Solemnity of Our Lord Jesus Christ, King of the Universe — Pastor’s Homily

Solemnity of Our Lord Jesus Christ, King of the Universe: John 18:33b-37.

From all that parishes have as part of their regular duties, ministry surrounding funerals has emerged as a big part of what we do here now.  We had 40 funerals over the past year, and in the last few months we’re up to about two funerals a week, and that’s a lot for a tiny parish.

But it’s a good challenge.  As a deacon at one of my previous parishes liked to say, “Funerals are the only time you can be sure people are actually listening to what you’re preaching.”

Very often we have only 48 to 72 hours to bury someone we don’t know.  And while it’s great to know we have so many people who loved the Yankees or Atlantic City or their dogs or their families,  that doesn’t really help us in the funeral Mass, unless we can tie parts of a person’s life to their faith in the living God, their relationship with Christ, their life in the Spirit.

So…how would you want to be remembered in regard to your relationship to God? Christ? Church? And really, this is not a question for your obituary or your funeral homily, but for how you’re conducting your Christian life right now.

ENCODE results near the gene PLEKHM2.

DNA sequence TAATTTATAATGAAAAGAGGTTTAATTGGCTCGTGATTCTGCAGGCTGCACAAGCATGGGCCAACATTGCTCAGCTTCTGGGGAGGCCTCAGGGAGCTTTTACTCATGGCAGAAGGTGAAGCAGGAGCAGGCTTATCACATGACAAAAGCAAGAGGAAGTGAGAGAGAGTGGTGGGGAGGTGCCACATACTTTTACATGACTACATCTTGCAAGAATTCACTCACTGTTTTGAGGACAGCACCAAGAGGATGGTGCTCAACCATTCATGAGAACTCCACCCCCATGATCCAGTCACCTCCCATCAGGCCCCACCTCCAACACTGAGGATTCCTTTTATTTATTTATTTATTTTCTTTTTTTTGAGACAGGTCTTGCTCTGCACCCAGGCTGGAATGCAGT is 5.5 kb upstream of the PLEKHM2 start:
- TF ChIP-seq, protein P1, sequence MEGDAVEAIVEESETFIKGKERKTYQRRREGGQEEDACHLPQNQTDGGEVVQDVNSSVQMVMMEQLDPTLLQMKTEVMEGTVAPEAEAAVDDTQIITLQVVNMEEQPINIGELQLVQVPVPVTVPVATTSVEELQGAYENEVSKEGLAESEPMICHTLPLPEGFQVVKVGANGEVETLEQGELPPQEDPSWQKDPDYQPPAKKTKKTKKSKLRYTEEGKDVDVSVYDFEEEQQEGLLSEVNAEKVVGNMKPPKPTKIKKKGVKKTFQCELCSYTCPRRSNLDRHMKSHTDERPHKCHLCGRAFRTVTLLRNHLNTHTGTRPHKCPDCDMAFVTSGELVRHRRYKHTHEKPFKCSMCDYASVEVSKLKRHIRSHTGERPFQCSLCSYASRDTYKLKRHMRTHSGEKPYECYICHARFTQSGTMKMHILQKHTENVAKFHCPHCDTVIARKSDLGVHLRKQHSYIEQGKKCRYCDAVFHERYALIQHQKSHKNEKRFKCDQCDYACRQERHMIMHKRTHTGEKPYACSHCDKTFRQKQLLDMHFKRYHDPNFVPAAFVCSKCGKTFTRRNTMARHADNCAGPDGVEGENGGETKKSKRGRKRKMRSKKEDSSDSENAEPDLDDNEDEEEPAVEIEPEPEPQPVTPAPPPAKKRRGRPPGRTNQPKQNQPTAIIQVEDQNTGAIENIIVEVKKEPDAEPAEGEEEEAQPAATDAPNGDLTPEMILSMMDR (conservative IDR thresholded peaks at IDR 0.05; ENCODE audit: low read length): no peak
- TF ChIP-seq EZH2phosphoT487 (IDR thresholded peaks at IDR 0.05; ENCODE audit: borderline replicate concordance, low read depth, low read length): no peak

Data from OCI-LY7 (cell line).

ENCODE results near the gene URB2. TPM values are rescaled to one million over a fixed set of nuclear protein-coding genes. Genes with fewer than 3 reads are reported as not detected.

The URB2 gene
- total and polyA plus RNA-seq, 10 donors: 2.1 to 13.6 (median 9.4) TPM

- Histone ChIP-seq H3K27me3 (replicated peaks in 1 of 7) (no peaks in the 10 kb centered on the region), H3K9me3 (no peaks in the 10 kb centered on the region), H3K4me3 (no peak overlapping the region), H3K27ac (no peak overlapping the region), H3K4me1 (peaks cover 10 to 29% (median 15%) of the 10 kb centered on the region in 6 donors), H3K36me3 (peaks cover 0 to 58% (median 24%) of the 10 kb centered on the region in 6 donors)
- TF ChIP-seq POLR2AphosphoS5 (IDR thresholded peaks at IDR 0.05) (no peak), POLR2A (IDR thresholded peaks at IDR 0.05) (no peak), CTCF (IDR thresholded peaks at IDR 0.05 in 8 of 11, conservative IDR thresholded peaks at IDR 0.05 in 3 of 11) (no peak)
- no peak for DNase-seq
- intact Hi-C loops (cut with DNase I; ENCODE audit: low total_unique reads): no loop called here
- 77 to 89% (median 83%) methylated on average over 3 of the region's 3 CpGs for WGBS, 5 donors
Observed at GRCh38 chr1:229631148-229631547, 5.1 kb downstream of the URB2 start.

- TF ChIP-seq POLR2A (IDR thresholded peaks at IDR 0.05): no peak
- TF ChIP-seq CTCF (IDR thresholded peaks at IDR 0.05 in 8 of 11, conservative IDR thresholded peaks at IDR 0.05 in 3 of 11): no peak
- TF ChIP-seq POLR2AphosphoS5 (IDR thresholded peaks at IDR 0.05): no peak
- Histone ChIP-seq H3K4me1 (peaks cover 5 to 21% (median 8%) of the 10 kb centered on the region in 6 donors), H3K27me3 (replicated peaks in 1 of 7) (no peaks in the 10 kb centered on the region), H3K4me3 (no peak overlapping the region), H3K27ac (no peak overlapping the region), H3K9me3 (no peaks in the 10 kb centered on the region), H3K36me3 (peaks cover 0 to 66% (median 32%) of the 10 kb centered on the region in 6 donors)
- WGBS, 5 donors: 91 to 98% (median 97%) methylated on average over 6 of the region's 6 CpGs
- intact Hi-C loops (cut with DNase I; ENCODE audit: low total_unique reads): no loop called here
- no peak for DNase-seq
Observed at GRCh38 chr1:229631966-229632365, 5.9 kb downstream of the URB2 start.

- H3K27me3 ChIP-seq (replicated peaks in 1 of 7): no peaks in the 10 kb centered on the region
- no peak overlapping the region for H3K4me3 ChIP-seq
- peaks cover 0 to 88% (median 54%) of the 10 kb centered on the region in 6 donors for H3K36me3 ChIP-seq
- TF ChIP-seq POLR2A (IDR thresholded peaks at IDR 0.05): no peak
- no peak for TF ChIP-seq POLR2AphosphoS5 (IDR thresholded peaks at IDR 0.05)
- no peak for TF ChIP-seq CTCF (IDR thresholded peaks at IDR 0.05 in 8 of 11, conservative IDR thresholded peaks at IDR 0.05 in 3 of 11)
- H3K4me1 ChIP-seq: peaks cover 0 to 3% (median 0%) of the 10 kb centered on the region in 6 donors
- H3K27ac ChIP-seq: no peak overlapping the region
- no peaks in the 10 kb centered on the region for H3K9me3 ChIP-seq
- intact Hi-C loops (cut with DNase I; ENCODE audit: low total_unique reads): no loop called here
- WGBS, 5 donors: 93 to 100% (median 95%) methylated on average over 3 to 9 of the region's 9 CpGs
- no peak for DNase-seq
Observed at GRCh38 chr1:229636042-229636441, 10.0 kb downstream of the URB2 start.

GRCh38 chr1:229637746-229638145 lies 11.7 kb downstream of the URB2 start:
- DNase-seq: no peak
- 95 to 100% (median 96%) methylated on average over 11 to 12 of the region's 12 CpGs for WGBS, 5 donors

The Franciscan priest Richard Rohr once wrote: “A person who has found his or her true self has learned how to live in the big picture, as part of deep time and all history. This change of frame and venue is called living in the kingdom of God by Jesus. This necessitates that we let go of our smaller kingdoms. Life is all about practicing for heaven by choosing Union both now and later.”

Powerful and wise words.  So, in a church community, we don’t care how you’ve walled yourself up in your achievements, your possessions, your portfolio, circle of family and friends.  That’s your kingdom, and so that’s your Christian problem.  We care about the great collective, the big picture, deep time, your practice for heaven, how you’ve immersed in something and Someone bigger and better than you.

Can we say with Jesus, “My kingdom does not belong to this world”?  Can we relate to him when he says, “Everyone who belongs to the truth listens to my voice”?

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